Bookstore of Babel

I had a surreal experience today. After my Spanish lesson, I stopped at Wallace Books in Sellwood. (Yes, yes — I know I’ve complained about them in the past, but the fact is they’re the only real used bookstore around, so I’ll take what I can get.) I wanted to pick up A Game of Thrones and some sort of Spanish-language reading.

Turns out Wallace has a handful of Spanish-language books, but they’re mixed together with all of the other languages. As usual, there’s no rhyme or reason to the way the books are filed. No worries. There were only two or three shelves of foreign-language books, so I just browsed them all.

But as I did, something strange happened. In my mind, all of the languages I know morphed into one. And one language — Portuguese — that I don’t know!

So, I’d come across a French book with a promising title, pull it down, and leaf through it only to realize that while the title made sense, I couldn’t read anything else really. Or I’d grab a Portuguese or an Italian book, glance through it, and only realize I wasn’t looking at Spanish after about thirty seconds. (No joke!)

This went on for about twenty minutes, and it was strange. It was as if all of the bits and pieces of the languages that I’ve learned had united to form some sort of super-language in my head, allowing me to parse any of the Romanic languages. (I didn’t really ever get the German stuff confused with the Italian/Spanish/Portuguese/French — it’s too different.)

Fun, but very confusing. When it came time to leave, I had to put back three books from my to-buy stack because they weren’t actually Spanish, but some other language. In the end, the only Spanish book I came home with was Como agua para chocolate, which is a bit above my reading level. (Though it’s nowhere near as tough as Cien años de soledad. “I can only understand the first sentence of that,” I told Aly today, “and that’s because I’ve already read the book in English.”)

Bonus trivia: Wallace has a big display of the new book from Colin Meloy of the Decemberists. I was admiring it, so the clerk and I talked a bit about the band and its members. “You know he used to work here, right?” she told me. “No way!” I said. “Yes,” she said. “And Jenny too.” Well, there you go. Maybe I’ll have to give Wallace more cred in the future.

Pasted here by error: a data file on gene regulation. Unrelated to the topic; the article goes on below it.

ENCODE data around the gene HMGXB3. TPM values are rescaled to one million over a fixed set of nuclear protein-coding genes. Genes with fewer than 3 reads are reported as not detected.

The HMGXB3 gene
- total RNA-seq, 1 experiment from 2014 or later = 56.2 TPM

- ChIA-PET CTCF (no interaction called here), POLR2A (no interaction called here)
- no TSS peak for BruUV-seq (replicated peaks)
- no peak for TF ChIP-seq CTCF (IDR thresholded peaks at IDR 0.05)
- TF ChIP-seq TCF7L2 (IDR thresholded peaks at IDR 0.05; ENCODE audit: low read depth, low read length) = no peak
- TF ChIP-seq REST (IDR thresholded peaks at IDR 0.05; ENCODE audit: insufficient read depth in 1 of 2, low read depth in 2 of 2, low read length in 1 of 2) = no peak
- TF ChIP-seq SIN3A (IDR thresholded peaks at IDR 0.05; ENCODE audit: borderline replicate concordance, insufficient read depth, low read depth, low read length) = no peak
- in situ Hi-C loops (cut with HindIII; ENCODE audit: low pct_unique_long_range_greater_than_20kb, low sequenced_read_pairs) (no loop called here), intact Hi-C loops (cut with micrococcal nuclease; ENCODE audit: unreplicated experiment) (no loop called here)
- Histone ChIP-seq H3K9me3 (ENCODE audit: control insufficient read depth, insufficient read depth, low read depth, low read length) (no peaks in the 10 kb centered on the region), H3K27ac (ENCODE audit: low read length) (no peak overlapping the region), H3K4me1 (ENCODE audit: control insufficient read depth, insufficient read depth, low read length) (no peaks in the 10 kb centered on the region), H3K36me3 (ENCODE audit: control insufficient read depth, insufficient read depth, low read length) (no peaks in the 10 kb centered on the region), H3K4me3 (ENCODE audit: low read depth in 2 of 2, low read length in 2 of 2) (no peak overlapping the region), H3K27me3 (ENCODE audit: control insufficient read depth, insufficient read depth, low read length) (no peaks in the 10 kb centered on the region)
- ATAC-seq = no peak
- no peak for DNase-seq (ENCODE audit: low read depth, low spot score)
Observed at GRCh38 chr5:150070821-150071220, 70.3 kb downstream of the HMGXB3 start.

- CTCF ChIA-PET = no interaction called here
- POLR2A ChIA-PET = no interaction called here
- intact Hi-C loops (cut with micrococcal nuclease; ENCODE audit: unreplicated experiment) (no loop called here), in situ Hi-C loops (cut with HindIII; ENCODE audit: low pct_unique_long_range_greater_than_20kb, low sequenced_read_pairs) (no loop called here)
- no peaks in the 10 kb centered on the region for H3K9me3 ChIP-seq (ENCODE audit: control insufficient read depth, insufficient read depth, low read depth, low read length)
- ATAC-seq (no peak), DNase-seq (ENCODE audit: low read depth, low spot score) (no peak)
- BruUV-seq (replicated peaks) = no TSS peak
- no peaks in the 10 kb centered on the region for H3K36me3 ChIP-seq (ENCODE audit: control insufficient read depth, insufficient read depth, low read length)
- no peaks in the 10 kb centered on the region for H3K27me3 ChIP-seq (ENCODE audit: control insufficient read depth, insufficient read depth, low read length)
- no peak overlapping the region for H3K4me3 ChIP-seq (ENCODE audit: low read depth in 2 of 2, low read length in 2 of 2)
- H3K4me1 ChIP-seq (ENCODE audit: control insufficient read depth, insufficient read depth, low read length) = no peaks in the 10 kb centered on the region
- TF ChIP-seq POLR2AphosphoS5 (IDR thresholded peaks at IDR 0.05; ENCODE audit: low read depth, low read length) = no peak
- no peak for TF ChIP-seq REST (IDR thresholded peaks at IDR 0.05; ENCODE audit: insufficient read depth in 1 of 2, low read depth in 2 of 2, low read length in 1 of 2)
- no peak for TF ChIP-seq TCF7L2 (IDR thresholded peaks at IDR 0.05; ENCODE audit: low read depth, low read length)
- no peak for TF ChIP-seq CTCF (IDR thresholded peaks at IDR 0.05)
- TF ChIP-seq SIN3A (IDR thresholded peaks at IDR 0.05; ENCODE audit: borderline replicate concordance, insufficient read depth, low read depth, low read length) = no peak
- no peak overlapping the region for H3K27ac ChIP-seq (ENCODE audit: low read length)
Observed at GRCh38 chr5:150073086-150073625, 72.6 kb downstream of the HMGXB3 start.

A Vegetable Preoccupation

It’s been a long time since we read a classic for book group. Kris and I have been suffering in silence as we slog through tedious book after book of poplit. Sure, some of this stuff can be fun, but very little of it is actually good, you know? And much of it is downright awful.

What a delight, then, to have two classics coming up in the rotation. Well, one classic and one book that is on its way to be coming one.

This month, we’re reading True Grit, my love of which I documented in December. This is a fantastic book, and I’m eager to re-read it.

Next month, we’re reading The Woman in White, published in 1859 by Wilkie Collins. The Woman in White is considered one of the first-ever mystery novels. And because it’s from the Victorian era, I have no doubt that I’ll love it. (I love British books from that time.)

Because I know True Grit so well, and because I want to listen to the audio version when we drive to Bend and back in a couple of weeks, I’m actually reading The Woman in White first. I’m about a tenth of the way through it, and I’m enjoying it immensely. Collins is an excellent (if melodramatic) writer. I particularly like the way he sketches his characters. Sometimes they feel almost Dickensian.

Here, for instance, is a passage describing a former governess. There’s nothing like this in the crap we’ve been reading for book group in recent months. This is awesome. (Bolding is mine.)

When I entered the room, I found Miss Halcombe and an elderly lady seated at the luncheon-table.

The elderly lady, when I was presented to her, proved to be Miss Fairlie’s former governess, Mrs. Vesey, who had been briefly described to me by my lively companion at the breakfast-table, as possessed of “all the cardinal virtues, and counting for nothing.” I can do little more than offer my humble testimony to the truthfulness of Miss Halcombe’s sketch of the old lady’s character.